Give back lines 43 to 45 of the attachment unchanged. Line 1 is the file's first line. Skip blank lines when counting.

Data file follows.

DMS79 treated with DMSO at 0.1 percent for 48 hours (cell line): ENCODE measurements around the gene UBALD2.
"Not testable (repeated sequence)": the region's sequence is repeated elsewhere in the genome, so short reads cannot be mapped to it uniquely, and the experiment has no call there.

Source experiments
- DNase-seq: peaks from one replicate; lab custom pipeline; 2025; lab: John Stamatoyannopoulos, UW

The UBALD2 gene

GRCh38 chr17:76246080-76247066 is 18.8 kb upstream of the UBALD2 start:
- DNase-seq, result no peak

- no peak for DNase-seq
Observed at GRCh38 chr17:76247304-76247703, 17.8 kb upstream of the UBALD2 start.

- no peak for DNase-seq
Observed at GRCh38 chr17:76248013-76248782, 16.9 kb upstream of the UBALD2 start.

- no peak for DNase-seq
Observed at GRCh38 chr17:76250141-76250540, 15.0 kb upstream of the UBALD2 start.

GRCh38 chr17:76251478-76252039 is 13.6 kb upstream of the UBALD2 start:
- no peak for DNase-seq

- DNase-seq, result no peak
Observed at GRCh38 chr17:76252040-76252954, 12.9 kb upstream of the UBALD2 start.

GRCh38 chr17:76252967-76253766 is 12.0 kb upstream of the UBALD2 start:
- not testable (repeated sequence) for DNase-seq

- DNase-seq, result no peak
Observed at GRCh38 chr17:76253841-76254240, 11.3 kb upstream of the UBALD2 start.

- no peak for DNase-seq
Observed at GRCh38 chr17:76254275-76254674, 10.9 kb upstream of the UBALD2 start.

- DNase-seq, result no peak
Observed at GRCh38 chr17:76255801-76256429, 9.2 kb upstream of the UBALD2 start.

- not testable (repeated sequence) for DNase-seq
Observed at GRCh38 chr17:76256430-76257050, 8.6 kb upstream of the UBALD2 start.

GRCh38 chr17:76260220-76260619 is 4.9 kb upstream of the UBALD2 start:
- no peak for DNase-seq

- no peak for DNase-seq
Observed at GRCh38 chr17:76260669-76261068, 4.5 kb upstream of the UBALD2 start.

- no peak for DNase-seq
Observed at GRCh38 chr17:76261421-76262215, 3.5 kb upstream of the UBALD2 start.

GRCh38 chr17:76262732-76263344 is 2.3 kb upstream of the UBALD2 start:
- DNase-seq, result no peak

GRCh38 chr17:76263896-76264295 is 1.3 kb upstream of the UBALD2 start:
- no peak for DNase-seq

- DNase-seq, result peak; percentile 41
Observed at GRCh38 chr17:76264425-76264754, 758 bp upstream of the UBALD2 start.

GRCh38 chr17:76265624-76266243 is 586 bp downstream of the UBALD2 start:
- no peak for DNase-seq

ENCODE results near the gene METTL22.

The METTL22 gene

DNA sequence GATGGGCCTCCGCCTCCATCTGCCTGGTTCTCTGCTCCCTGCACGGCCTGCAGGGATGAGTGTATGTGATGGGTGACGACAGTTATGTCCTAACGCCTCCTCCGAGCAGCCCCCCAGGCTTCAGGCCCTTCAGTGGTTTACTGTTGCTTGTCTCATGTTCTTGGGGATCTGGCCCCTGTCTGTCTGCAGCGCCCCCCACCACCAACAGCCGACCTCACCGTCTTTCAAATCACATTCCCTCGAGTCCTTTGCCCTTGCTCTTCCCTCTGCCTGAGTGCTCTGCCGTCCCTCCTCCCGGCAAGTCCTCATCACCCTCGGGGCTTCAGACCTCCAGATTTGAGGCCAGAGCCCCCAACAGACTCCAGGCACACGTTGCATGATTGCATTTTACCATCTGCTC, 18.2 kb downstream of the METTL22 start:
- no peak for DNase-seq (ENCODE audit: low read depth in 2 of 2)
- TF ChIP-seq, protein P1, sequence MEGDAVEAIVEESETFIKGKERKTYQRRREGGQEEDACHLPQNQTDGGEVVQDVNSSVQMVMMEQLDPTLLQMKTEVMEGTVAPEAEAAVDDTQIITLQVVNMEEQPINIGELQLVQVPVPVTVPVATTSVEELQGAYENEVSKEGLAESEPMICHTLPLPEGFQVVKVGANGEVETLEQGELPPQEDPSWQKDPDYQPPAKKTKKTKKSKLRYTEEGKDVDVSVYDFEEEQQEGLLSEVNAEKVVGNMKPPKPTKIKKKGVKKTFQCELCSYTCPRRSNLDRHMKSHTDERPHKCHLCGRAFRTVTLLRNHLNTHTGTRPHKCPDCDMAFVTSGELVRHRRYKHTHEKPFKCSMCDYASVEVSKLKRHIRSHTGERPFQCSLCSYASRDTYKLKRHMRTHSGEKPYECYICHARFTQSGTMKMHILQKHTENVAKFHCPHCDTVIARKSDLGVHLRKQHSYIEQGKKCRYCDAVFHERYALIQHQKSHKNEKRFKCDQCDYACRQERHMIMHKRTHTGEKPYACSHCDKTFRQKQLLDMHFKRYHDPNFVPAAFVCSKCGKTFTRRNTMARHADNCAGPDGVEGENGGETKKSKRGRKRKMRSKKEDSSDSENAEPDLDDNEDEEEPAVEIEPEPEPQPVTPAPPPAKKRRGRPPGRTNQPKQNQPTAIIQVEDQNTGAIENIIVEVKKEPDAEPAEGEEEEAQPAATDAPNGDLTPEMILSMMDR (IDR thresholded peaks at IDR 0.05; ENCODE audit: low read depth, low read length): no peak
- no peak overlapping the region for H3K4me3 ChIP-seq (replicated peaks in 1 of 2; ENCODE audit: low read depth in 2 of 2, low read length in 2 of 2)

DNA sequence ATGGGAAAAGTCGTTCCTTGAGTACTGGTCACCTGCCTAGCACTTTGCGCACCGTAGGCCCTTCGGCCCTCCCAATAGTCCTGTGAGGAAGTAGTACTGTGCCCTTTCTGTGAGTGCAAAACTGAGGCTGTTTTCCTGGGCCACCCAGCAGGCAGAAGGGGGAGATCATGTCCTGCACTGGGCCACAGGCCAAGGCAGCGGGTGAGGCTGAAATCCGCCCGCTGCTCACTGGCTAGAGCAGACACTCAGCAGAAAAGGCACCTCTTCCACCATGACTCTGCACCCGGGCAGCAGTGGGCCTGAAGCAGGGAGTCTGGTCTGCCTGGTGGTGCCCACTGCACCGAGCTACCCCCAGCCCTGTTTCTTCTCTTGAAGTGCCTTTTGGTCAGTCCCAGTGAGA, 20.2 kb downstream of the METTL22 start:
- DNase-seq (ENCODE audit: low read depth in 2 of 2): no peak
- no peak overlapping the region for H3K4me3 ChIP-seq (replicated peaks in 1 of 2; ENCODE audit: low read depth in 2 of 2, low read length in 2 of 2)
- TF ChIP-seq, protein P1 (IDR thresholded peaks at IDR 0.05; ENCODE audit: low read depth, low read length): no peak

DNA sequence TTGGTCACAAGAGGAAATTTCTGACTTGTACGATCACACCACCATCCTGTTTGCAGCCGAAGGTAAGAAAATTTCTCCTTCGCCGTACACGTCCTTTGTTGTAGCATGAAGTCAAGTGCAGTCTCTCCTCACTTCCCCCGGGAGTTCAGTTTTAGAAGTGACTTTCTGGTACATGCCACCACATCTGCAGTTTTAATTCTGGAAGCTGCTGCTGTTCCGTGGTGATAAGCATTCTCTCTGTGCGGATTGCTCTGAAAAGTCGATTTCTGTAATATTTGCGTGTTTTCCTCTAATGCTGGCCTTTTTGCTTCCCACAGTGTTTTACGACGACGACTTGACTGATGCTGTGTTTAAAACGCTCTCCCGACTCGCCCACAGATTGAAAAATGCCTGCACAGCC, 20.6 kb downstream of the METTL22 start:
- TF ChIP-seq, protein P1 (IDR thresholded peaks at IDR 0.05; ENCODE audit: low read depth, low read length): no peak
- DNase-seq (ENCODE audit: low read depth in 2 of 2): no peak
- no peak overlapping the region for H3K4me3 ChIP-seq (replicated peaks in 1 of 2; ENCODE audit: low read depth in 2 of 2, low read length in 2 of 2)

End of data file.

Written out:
The METTL22 gene

DNA sequence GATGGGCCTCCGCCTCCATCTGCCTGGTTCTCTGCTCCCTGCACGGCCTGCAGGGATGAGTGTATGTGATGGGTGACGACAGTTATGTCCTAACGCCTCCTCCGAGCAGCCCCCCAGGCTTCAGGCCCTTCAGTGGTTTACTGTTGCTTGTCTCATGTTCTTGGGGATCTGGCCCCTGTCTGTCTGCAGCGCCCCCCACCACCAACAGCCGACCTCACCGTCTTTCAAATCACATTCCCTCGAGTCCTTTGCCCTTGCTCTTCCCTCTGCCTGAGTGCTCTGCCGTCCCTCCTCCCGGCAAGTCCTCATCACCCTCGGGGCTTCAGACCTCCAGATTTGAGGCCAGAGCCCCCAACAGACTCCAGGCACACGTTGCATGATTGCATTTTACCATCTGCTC, 18.2 kb downstream of the METTL22 start:
- no peak for DNase-seq (ENCODE audit: low read depth in 2 of 2)